A swallowing disorder (dysphagia) is when it takes more time and effort to move food or liquid from the mouth to the stomach. Swallowing disorders can be associated with pain, and may make it near impossible to swallow. Occasional difficulty swallowing, which may occur when eating too fast or not chewing food well enough, usually isn't cause for concern. But persistent dysphagia may indicate a serious medical condition requiring treatment. Dysphagia can occur at any age, but it's more common in older adults. The causes of swallowing problems vary, and treatment depends on the cause.
Signs and symptoms associated with swallowing disorders may include:
- · Having pain while swallowing (odynophagia)
- · Being unable to swallow
- · Having the sensation of food getting stuck in your throat or chest or behind your breastbone (sternum)
- · Drooling
- · Being hoarse
- · Bringing food back up (regurgitation)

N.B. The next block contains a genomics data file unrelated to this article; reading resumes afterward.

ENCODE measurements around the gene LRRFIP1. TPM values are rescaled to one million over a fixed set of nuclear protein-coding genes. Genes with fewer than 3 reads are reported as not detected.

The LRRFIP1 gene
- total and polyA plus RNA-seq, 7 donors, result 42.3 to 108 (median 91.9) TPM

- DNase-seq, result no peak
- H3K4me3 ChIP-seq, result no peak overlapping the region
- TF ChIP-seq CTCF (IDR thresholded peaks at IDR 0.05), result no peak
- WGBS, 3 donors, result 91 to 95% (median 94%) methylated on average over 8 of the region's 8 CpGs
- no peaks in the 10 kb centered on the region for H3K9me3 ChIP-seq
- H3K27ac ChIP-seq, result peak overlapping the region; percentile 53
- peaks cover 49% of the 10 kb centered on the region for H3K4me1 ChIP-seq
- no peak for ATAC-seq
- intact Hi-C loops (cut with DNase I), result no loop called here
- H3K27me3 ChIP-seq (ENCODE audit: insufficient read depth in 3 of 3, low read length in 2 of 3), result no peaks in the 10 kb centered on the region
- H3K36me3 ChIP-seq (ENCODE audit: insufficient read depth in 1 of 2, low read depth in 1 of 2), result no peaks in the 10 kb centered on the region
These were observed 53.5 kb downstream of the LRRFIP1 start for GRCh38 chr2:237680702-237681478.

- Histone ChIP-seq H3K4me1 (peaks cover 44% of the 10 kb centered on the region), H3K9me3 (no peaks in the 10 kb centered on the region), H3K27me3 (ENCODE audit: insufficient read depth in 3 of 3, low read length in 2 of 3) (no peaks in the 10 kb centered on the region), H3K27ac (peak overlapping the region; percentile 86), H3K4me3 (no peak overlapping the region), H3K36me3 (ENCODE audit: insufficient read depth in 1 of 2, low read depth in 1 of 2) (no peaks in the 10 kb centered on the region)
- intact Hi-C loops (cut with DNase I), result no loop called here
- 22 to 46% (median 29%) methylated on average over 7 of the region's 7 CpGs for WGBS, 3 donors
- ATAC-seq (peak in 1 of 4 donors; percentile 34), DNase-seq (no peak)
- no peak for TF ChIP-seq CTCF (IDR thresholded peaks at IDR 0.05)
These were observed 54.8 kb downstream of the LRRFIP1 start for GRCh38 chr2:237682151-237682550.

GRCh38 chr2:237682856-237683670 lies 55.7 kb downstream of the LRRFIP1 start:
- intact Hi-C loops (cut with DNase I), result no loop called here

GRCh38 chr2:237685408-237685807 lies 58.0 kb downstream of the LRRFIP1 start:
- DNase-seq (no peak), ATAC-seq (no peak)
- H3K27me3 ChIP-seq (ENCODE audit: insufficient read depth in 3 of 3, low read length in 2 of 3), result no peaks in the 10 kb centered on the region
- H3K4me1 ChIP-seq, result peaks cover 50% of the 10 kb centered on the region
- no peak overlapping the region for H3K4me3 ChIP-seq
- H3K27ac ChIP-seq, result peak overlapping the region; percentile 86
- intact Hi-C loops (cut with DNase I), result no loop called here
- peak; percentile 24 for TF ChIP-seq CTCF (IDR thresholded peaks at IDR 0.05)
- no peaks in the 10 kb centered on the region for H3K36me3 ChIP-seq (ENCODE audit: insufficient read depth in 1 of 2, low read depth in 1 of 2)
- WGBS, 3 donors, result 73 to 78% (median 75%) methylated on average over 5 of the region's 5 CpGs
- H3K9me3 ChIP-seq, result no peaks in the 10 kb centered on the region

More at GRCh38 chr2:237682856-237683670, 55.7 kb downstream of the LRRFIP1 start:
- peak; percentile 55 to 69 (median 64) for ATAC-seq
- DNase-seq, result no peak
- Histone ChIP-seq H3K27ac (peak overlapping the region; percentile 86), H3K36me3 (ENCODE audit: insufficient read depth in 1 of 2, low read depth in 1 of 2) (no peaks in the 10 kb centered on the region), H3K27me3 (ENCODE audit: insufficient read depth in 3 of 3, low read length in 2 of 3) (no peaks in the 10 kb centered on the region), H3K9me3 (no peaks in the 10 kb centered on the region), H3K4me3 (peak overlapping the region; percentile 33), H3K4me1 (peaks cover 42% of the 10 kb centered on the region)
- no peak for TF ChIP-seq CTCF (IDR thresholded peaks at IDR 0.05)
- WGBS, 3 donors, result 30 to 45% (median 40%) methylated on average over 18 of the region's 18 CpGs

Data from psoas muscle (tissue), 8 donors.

- · Having frequent heartburn
- · Having food or stomach acid back up into your throat
- · Unexpectedly losing weight
- · Coughing or gagging when swallowing
- · Having to cut food into smaller pieces or avoiding certain foods because of trouble swallowing
Swallowing is complex, and a number of conditions can interfere with this process. Sometimes the cause of dysphagia can't be identified. However, dysphagia generally falls into one of the following categories:
- · Oesophageal dysphagia which is caused by:
- · Oesophageal dysphagia
- · Achalasia
- · Diffuse spasm
- · Oesophageal stricture
- · Oesophageal tumours
- · Oesophageal ring
- · Gastroesophageal reflux disease
- · Eosinophilic esophagitis
- · Scleroderma
- · Oropharyngeal dysphagia which is caused by
- · Neurological disorders.
- · Neurological damage.
- · Pharyngeal diverticula.
- · Cancer.